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Thanks for the tip about the polar alignment :)

Will try to use that method next time. How do i slew to 0 deg.dec? Can i do this in the handkontroller? I have a nextstar + "and a german manual :)"

The photoshop plugins looked a bit expensive. Might get them at point in the future :)

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Hi all stargazers :)

Are these the right steps? I'm guessing tha because it's the alitude and azimuth that is being adjusted on the mount, that 0 deg == the horizon?

Zero Degrees DEC is not the horizon.

It arrives at the horizon directly due East/West.

Due South it will be some way above your horizon depending on your Latitude.

Here in the southern UK it's around 40 degrees in elevation.

When I do the East routine I pick a star thats on 0 DEC thats about 20 degrees above the horizon

as I cannot see my East or West horizon, I usually do I longer exposure just to make sure.

BTW Zero degrees DEC is the celestial equator.

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As i learn more what to loock for, i see that there are some strartrail in the subs.

The  attached picture shows a star with a trail on it. Ortherwise the star looks round.

Maby the triangular shapes it due to trails being stacked?

It was really cold and windy when the picture was taken and i could not find the tracking options in phd.

Is dec tracking enabeled by default in phd? If not i might have had a less than perfect polaralignment

and ended up with some trailing? I have heard enabeling dec tracking and selecting north or south

should help with that.

post-42115-0-76459800-1423821777.jpg

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Have a close look at a single sub, do the stars look triangle shaped?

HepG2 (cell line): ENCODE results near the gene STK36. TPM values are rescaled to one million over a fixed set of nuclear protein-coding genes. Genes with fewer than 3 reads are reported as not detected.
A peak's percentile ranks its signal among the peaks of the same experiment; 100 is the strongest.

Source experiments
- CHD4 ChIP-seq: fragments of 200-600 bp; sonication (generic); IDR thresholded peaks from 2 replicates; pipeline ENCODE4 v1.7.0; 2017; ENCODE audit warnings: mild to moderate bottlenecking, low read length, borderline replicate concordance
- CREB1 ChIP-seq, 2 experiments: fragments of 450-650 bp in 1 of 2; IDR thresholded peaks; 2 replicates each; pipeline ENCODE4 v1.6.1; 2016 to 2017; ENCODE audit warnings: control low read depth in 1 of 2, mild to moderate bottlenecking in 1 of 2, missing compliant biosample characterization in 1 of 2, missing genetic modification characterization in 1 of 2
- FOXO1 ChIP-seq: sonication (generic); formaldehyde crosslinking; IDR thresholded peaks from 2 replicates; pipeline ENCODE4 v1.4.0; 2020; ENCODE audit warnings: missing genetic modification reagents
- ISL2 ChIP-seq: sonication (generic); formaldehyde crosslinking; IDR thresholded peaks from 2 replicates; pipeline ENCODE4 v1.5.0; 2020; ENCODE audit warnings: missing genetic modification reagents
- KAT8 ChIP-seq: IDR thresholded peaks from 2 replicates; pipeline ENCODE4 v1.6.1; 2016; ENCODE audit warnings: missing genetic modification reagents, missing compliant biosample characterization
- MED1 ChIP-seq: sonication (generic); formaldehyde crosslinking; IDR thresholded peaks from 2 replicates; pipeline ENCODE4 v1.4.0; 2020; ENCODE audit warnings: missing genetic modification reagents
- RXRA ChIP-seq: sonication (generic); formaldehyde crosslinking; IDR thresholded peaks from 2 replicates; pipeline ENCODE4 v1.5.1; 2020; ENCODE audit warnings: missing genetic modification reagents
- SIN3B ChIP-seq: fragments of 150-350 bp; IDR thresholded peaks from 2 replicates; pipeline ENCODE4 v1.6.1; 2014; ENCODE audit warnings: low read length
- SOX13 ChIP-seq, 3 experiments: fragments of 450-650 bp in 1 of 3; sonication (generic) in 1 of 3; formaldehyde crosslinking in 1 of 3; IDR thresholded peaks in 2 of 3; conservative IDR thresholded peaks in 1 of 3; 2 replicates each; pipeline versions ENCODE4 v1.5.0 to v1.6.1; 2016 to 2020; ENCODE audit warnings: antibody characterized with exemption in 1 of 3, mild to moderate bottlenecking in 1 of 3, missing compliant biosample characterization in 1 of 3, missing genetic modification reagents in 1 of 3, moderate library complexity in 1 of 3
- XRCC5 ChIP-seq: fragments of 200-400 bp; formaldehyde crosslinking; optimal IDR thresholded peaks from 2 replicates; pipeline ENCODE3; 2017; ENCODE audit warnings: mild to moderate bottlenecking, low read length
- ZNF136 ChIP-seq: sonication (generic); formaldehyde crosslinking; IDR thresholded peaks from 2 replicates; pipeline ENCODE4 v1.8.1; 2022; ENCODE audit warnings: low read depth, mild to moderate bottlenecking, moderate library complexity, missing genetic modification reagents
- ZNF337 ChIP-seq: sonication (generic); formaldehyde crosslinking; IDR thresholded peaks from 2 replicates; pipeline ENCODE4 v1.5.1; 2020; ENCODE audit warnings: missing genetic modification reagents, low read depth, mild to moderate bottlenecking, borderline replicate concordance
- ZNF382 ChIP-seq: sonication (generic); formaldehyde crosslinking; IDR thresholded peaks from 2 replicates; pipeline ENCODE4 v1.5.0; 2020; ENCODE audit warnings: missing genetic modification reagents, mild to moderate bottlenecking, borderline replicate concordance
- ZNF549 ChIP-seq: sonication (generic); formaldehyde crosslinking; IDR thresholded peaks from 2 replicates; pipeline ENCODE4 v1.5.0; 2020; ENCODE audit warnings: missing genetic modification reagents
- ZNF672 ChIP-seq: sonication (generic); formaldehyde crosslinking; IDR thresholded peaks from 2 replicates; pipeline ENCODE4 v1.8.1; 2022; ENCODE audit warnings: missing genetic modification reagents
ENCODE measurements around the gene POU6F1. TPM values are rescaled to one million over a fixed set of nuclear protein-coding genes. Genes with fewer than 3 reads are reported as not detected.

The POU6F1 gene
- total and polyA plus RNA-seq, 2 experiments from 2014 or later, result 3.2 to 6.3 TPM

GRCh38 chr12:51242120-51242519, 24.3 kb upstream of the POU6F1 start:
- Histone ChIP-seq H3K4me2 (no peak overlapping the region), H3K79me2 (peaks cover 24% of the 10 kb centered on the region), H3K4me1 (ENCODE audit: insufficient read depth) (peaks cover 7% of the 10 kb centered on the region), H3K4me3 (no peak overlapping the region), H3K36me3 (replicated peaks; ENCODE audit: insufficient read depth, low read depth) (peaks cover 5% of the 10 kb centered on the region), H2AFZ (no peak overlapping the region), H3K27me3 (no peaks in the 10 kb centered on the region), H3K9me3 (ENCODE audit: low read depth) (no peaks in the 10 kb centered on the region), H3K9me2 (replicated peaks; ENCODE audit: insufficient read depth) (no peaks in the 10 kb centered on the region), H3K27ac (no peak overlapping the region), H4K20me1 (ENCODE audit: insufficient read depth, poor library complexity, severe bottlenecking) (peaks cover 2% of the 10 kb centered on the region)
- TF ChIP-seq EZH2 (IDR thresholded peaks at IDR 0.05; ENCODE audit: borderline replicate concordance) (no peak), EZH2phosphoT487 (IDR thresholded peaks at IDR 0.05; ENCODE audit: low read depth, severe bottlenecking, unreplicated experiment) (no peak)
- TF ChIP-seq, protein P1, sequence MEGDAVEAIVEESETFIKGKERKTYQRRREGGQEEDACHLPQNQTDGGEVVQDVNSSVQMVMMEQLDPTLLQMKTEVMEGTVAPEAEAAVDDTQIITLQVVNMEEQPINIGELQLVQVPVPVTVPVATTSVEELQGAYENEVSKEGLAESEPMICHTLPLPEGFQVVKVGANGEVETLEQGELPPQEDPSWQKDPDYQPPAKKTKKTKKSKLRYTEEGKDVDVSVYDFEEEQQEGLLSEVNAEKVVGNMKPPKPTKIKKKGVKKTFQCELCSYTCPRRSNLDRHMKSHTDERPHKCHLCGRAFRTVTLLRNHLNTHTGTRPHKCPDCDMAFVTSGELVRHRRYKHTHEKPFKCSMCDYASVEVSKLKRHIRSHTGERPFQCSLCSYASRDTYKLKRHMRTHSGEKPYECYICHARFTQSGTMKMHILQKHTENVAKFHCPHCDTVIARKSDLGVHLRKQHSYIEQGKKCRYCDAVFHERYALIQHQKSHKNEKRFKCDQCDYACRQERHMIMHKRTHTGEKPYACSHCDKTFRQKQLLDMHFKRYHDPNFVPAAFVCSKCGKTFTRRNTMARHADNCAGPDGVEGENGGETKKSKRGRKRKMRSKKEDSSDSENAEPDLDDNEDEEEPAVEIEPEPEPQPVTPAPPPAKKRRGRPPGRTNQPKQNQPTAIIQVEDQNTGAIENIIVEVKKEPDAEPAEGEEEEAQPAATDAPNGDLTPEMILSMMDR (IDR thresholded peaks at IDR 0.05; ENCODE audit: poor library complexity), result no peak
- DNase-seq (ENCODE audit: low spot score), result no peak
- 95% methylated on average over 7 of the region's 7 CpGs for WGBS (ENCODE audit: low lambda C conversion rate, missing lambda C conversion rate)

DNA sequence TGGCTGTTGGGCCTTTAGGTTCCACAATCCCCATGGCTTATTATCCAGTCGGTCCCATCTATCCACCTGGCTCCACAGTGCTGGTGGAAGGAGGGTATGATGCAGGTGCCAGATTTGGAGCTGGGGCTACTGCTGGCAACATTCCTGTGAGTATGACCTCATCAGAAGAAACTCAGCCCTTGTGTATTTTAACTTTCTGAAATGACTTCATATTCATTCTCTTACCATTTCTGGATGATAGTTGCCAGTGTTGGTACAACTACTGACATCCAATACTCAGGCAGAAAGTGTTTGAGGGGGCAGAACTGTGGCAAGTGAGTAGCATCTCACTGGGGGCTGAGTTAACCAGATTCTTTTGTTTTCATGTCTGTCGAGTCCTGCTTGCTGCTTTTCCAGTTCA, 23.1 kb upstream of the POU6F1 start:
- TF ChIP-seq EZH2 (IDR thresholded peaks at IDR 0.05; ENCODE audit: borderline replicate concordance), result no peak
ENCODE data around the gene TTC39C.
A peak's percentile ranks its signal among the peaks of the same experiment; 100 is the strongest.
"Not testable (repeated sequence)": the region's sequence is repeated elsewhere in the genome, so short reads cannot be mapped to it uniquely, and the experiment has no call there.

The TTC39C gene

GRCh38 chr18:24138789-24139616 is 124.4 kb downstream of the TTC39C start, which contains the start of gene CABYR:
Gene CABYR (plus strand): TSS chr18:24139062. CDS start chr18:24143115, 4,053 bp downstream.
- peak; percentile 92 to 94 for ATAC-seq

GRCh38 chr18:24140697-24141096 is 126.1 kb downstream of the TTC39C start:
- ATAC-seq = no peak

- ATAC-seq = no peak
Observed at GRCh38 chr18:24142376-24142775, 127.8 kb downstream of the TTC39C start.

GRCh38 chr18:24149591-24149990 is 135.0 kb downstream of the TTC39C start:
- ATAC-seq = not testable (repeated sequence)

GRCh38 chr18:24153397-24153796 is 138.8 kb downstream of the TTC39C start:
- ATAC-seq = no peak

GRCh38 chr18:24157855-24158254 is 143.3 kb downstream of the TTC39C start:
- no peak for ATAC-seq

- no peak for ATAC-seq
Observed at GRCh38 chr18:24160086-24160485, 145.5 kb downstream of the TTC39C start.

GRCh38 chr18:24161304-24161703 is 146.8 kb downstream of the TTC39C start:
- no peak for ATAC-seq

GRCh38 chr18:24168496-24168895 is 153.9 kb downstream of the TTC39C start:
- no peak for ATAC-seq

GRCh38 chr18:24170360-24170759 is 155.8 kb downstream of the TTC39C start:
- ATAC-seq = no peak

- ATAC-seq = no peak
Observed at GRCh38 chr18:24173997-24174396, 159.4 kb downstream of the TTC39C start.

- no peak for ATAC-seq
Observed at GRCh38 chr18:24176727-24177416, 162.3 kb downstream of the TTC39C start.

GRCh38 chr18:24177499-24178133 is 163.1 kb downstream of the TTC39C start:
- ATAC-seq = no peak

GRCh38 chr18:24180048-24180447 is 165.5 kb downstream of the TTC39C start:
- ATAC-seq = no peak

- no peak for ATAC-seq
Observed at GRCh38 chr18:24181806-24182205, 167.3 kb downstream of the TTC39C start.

The single star above is a single sub. And looks more trailing than triangular :)

Maby all stars will be round if i follow the tips above on polaralignment, and enable dec tracking in phd if it's not enabled by default.

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I tried to google what a CA ringed star was, but didn't find anything emedeatly :)

I did fint two stars thar vere triangle and small on the first stack. I'll add both the stack and the sub.

The subs are 1 480 sec iso 100, 7 540 sec iso 100, so about 1h10m exposure.

Also have 4 dark 540 sec iso 100

11 bias 1/4000 sec iso 100

and 20 "t-shirt" flat 1/30 sec iso 100 taken at daytime.

post-42115-0-86445000-1423827505.jpg

post-42115-0-31426700-1423827515.jpg

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There are two types of CA.

Longtitudinal CA puts the coloured rings around the star.

All stars across the field will most likely look the same.

Lateral CA has red and blue offset on each side of the star, with the elongated star pointing towards the centre of field.

Nearer the centre the stars my look ok.

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There are two types of CA.

Longtitudinal CA puts the coloured rings around the star.

All stars across the field will most likely look the same.

Lateral CA has red and blue offset on each side of the star, with the elongated star pointing towards the centre of field.

Nearer the centre the stars my look ok.

I found some stars wit Latheral CA near the center of th image i think ?

post-42115-0-57970300-1423832549.jpg

post-42115-0-65817100-1423832559.jpg